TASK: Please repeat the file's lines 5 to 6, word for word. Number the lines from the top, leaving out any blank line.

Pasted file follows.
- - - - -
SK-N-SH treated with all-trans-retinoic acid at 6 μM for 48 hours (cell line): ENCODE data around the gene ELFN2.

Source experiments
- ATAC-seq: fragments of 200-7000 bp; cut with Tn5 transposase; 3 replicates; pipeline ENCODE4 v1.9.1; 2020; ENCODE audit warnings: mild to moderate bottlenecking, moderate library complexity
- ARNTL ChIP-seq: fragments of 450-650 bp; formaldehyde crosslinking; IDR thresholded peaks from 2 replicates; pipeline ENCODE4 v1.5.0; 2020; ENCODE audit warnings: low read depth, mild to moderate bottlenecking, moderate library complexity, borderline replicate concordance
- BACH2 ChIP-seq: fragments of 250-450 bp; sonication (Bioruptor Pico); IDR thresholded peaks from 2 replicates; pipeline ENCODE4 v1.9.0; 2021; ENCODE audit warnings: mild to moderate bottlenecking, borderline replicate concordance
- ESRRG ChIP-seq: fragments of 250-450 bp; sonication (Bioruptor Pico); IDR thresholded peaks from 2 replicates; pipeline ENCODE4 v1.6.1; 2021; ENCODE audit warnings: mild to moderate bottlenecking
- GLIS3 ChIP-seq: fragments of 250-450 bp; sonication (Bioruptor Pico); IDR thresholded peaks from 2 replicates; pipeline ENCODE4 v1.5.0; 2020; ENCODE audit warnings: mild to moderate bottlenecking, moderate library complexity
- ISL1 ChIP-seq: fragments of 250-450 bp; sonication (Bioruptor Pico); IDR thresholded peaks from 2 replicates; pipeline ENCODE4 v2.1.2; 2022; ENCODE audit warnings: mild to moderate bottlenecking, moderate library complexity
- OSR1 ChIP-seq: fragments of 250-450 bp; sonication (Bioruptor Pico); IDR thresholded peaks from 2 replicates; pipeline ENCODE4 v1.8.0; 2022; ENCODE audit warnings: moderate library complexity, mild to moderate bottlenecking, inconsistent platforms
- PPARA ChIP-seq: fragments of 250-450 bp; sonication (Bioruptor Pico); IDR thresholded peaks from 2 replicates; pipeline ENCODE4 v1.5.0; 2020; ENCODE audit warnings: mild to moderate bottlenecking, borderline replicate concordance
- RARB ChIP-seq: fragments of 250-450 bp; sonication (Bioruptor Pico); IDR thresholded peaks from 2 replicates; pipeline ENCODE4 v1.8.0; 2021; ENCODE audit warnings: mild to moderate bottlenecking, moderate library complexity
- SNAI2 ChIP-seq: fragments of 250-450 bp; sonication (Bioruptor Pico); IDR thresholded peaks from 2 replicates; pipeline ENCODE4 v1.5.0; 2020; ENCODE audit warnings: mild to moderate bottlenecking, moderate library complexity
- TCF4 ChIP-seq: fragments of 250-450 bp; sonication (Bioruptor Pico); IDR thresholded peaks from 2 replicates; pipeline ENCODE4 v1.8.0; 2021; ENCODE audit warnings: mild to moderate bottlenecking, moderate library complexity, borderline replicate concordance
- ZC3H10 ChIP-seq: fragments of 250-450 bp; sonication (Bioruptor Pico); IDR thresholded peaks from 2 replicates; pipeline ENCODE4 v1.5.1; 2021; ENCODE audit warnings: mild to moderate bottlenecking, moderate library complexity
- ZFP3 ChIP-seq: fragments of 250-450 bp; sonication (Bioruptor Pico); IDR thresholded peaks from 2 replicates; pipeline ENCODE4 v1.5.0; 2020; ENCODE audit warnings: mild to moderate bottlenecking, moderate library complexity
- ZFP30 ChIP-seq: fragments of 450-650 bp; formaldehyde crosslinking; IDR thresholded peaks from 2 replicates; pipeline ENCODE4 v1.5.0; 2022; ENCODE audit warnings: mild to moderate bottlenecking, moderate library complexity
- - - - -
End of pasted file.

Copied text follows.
- BACH2 ChIP-seq: fragments of 250-450 bp; sonication (Bioruptor Pico); IDR thresholded peaks from 2 replicates; pipeline ENCODE4 v1.9.0; 2021; ENCODE audit warnings: mild to moderate bottlenecking, borderline replicate concordance
- ESRRG ChIP-seq: fragments of 250-450 bp; sonication (Bioruptor Pico); IDR thresholded peaks from 2 replicates; pipeline ENCODE4 v1.6.1; 2021; ENCODE audit warnings: mild to moderate bottlenecking